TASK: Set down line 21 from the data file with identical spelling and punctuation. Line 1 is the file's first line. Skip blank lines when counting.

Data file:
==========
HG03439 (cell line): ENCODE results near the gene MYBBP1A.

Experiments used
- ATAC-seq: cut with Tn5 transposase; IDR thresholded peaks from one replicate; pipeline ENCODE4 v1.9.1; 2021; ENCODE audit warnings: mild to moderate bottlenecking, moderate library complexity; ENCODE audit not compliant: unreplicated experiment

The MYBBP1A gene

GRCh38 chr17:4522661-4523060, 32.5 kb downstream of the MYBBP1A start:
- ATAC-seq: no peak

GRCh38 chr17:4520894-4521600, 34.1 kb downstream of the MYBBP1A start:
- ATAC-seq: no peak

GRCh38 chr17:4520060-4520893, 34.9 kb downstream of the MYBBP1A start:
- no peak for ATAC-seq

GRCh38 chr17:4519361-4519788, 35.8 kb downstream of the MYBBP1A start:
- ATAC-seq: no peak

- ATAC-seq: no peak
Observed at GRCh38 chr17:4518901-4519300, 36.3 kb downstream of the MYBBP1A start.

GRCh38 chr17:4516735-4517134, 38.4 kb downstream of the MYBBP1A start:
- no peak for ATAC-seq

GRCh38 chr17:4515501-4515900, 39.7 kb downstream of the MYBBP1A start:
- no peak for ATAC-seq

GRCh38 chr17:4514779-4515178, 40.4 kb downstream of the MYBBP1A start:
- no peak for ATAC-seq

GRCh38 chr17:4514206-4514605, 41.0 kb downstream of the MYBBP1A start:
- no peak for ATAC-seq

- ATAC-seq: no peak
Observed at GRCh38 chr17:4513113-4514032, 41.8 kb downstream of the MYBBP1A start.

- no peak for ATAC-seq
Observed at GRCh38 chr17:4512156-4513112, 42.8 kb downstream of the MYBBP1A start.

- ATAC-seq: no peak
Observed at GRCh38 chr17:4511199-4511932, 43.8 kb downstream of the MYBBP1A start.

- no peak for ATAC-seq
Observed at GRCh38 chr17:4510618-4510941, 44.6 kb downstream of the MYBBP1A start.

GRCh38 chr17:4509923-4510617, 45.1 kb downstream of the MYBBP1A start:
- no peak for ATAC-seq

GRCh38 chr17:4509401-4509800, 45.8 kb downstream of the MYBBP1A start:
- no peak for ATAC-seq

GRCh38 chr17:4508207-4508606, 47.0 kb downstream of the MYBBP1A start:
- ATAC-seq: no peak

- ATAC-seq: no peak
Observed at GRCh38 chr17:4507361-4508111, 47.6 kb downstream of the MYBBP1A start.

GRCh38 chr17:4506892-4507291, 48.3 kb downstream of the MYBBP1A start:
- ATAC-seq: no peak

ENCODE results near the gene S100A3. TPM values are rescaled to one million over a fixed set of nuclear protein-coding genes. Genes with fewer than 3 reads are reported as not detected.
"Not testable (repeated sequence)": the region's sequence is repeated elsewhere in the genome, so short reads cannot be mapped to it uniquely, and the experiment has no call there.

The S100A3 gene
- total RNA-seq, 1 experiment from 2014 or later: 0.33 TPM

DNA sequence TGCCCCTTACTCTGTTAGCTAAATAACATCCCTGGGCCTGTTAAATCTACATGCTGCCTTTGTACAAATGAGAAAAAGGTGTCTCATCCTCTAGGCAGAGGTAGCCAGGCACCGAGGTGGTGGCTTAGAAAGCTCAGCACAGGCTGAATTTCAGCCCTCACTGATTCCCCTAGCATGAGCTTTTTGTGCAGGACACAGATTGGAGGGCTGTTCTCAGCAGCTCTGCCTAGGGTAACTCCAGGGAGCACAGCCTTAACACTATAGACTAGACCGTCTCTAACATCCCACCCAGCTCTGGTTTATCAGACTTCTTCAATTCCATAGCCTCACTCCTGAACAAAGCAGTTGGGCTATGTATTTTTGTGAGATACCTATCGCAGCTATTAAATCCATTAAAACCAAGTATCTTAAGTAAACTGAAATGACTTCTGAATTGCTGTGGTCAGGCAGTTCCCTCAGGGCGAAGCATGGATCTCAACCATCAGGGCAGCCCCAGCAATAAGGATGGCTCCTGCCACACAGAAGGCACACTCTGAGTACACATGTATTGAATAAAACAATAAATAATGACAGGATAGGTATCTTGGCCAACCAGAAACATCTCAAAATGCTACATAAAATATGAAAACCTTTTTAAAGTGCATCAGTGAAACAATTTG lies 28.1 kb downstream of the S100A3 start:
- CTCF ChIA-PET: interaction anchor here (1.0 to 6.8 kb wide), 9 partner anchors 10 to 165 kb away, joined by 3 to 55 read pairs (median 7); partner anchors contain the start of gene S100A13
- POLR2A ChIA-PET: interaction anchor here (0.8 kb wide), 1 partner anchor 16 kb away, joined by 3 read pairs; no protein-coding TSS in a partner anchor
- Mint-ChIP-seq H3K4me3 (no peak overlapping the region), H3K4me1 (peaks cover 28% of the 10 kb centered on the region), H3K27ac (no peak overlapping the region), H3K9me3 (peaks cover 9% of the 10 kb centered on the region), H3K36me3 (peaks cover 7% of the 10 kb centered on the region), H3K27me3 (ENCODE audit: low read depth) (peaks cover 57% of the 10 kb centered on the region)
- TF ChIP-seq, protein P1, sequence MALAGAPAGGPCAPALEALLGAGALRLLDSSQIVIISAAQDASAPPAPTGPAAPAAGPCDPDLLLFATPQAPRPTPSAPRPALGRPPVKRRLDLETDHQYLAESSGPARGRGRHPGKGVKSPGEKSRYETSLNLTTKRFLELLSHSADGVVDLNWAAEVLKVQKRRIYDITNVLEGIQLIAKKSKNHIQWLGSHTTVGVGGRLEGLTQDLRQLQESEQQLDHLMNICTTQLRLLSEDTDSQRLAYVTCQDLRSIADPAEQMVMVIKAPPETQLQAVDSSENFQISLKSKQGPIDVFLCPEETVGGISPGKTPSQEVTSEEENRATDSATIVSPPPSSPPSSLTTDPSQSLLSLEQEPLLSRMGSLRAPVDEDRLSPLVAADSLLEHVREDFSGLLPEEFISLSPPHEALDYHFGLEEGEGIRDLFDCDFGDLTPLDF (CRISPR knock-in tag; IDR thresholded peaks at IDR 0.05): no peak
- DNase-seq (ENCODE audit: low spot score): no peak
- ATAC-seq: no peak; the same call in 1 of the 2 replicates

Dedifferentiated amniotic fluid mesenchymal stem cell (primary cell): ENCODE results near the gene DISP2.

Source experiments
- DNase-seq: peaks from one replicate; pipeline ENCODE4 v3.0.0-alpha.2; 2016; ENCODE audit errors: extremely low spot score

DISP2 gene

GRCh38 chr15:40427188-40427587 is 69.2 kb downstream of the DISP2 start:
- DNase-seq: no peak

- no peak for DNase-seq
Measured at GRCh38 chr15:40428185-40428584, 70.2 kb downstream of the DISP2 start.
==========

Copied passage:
GRCh38 chr17:4514206-4514605, 41.0 kb downstream of the MYBBP1A start: